One of my favorite Campfire stories EVER about a weird dream, living in a haunted house, a UFO sighting and much more on this edition of the Campfire!
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When I was twelve years old, my father brought me to my first magic show. I’d never really paid attention to the act of magic, save a few amateur shows at birthday parties growing up. Suffice to say, I was not entirely impressed. But as I entered the Landmark Theater in my hometown of Syracuse, NY that night, my impression of magic took on a whole new light. I watched as famed magician, David Copperfield, performed feats of the impossible that stunned and astounded. His final illusion of the night included not only levitation, but flying across the proscenium stage and out into the audience. While even a young version of myself was more than skeptical of this seemingly “no stings attached” illusion, it didn’t stop my mouth from gaping wide and my eyes remaining fixated on the flying man above me. And as he seamlessly seemed to soar hundreds and hundreds of feet above, I wondered what would happen, if by some horrible accident, he suddenly fell to the ground. Not only would it most likely be the end of his career, but perhaps even the end of his life. And as my fascination for magicians grew, their death-defying illusions continued to both excite and terrify me, even up until today. This eventually led me to finally face the horrifying aspect that sometimes these illusions didn’t go according to plan. And the illusionists below unfortunately didn’t live to tell the tale.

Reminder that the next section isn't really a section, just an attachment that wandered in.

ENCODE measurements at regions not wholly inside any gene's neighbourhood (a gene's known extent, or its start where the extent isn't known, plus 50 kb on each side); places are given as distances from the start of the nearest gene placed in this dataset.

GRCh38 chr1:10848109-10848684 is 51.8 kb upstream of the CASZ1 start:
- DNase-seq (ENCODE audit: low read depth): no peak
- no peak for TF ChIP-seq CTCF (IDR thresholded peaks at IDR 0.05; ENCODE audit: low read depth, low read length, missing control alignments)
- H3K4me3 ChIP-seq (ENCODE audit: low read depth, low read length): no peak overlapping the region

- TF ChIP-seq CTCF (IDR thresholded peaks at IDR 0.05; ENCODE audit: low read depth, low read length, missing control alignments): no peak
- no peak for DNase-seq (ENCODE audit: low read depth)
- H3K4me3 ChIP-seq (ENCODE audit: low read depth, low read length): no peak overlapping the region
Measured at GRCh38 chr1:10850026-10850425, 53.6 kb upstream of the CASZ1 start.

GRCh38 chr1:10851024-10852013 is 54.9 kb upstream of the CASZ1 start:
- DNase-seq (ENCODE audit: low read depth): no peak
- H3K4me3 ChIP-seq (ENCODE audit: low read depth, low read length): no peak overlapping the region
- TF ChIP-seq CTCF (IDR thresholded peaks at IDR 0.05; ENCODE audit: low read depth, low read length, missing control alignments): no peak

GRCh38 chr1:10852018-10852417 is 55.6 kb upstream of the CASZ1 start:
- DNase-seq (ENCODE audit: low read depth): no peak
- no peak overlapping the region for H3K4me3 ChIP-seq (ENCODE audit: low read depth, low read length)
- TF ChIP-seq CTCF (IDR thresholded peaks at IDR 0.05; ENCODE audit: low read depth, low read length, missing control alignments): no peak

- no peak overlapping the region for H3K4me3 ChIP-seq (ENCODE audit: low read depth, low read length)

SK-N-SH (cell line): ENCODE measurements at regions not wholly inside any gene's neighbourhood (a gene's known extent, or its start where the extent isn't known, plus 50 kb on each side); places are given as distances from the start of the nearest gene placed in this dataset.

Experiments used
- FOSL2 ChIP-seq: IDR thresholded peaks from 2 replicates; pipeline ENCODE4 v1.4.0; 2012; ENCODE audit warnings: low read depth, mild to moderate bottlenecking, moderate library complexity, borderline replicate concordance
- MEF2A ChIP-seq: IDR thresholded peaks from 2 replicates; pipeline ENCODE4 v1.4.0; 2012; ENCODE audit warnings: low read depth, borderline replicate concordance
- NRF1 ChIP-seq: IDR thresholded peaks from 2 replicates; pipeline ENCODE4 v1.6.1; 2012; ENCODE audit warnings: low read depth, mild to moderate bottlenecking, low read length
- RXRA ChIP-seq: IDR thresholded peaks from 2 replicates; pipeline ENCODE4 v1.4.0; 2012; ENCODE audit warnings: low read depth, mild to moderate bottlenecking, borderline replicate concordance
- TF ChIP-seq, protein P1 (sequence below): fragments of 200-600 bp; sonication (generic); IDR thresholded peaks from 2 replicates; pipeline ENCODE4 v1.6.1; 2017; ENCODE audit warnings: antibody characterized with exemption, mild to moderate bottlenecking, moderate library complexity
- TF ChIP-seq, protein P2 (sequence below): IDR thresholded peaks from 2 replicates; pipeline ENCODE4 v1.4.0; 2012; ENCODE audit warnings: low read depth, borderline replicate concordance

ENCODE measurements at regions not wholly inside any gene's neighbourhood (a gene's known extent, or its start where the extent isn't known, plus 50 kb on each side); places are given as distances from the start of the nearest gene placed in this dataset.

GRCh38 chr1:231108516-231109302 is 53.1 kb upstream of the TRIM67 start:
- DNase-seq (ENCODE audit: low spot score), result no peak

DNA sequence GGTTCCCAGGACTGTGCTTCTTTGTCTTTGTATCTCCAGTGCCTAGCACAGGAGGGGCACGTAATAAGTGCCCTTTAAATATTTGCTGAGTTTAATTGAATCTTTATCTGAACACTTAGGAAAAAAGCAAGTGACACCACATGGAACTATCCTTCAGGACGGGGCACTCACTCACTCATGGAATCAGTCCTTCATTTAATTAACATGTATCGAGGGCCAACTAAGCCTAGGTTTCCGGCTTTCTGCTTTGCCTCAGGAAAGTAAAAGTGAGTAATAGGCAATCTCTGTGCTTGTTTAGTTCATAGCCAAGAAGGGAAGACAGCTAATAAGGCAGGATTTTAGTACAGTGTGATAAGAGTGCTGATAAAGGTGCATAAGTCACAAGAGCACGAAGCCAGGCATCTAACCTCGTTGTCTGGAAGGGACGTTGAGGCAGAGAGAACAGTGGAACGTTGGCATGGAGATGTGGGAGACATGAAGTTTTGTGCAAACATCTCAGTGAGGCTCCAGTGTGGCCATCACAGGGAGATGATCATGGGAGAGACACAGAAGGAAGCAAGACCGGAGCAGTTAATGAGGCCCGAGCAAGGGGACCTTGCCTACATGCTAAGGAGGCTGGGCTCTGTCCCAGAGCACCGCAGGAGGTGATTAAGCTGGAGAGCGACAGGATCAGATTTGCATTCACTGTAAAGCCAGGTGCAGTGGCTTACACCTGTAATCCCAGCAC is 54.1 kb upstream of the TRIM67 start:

Karr vs. Car
Charles Rowen was a South African magician known for extremely dangerous stunts. Most notably were his escapes from straight jackets and diving in to piles of broken glass. But it was one single escape that would leave Rowen, better known as Karr the Mysterious, bracing for impact with the last escape of his life.
It was in 1930 when Rowen performed for a large crowd in Springfontein, Orange Free State, in South Africa. In front of stunned spectators, including many young children, Rowen explained to the audience that a car would be traveling towards him from about two hundred yards away at forty miles per hour. Rowen, strapped tightly into a straight jacket, then explained that he would escape from the jacket in time to dodge the oncoming car. Given the distance and speed of the car, he would have as little as fifteen seconds to complete the escape.
The audience looked on as Rowen desperately tried to escape the jacket. The car picked up speed, barreling towards him. And it soon became clear that Rowen was too slow to get the jacket off. He wasn’t able to dodge the car, and it hit him at full impact, completely severing his leg. The head-on collision led to his death. But before he seemingly met his maker, Rowen made it clear that this was his own wrongdoing, and completely exonerated the driver of the car from any responsibility. Karr the Mysterious was now gone. But his legacy, for those who witnessed his demise that day, lived on in grisly detail.
Buried Alive, Exhumed Dead
“I consider myself a master of illusion and escape artist. I believe I’m the next Houdini and greater.” These were the words of Joseph Burrus, or better known by his stage name, Amazing Joe. And as he pronounced these ambitious words to the crowd that night, Burrus had no idea how eerily right he actually was. But it was the last comparison to Houdini that he could possibly have wanted.